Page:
This equality of access eliminates the need for wasteful increased consumption of private land for increase right of way width for dangerous and always non-functional bike lanes. Even in the picture of the bike lane on your website the lane runs adjacent to and in the door zone of parked cars. Bike lanes do not operate in accordance with standard vehicle rules of the road.

You will have mine and other vehicular bicyclists and knowledgeable commuting bicyclist attention when you begin moving for Equality of access for bicycles to the right hand travel lane.

Gary Parker

Sunday, May 11, 2008

Tulsa Tough Kids Challenge

This is from Gary Parker, one of the local LCIs and an ardent bicycling advocate. Gary taught at yesterday's Tough Kids event. He's a retired teacher, and in all honesty, he's probably forgotten more about teaching than I've ever learned. Both Gary and Ren Barger have that special touch that allows them to connect with kids. I always watch carefully when they're speaking to a group, hoping that I can learn more. My post follows Gary's.....Ed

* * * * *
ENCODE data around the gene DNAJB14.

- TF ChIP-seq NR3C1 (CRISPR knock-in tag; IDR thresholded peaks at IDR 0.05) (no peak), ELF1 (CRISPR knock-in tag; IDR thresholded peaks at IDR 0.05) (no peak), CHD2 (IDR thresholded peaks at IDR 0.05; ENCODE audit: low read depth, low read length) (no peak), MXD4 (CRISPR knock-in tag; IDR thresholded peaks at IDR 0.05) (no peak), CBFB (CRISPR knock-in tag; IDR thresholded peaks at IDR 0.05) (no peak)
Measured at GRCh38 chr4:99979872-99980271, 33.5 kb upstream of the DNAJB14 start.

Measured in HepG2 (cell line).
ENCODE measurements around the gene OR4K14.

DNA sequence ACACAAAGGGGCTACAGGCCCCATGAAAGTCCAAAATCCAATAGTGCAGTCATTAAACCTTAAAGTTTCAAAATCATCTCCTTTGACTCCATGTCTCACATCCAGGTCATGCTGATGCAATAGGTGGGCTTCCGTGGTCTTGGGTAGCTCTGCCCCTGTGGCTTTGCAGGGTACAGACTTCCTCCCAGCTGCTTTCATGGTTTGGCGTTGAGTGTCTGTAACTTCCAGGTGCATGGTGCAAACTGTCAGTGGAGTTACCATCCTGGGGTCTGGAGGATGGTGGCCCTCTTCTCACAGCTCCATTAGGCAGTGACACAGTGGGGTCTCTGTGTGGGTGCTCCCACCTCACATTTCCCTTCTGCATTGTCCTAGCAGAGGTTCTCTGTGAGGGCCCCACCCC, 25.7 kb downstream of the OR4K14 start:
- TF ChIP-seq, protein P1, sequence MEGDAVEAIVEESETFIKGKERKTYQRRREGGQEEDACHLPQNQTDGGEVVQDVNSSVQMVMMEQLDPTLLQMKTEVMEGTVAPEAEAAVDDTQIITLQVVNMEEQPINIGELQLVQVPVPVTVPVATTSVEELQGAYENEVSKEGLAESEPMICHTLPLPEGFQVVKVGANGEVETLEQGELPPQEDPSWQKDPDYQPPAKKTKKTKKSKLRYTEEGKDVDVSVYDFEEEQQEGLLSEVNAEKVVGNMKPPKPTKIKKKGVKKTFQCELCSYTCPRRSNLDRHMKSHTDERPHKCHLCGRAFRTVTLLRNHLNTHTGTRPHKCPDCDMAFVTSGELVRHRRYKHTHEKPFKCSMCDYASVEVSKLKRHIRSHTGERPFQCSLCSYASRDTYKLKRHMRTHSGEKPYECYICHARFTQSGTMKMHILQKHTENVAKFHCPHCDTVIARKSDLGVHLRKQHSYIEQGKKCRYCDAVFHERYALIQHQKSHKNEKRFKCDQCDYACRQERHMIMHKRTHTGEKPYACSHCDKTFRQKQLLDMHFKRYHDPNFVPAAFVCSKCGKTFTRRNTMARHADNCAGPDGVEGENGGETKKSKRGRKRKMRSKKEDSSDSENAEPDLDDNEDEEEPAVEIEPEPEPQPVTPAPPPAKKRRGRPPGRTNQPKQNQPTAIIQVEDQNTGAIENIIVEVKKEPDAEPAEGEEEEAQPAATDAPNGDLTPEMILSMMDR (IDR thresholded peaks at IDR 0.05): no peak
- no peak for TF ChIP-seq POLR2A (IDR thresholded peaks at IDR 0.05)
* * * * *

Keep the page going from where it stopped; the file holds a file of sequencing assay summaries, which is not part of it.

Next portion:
Dear TaoBIKE Team,

Thank you for your wonderful effort on behalf of the kids participating in today's Tulsa Tough Kids Skills and Drills.

Brian Potter took the lead. The agenda arrived at earlier was very efficient. Four groups of about 20-plus kids moved through the activities quite efficiently. This was due in great part to teacher/coaches Richard Hall, Ren Barger, and Ed Wagner.

Ed's son Jordan participated providing examples of the skills assignments. Several of the Tulsa Bike Patrol were also on hand. Adam was there from the outset with some shop mechanics.

The sequence of events went very smoothly with greater skill for delivery of services being acquired with each successive group.

A special shout-out "Thank you!" to Brian joining me for my bike ride back to the River's Edge at 21st and Riverside.

From the three sessions of helmet fitting through riding in a straight line, stopping-starting and turn signaling, and a big finish with two by two riding of the entire group around the warehouse as they monitored their spacing and speed.

What a great day for Tulsa kids and Tulsa bicycling.

My appreciation to all of the folks that made today's Tulsa Tough Kids bike event such a wonderful happening.

Gary Parker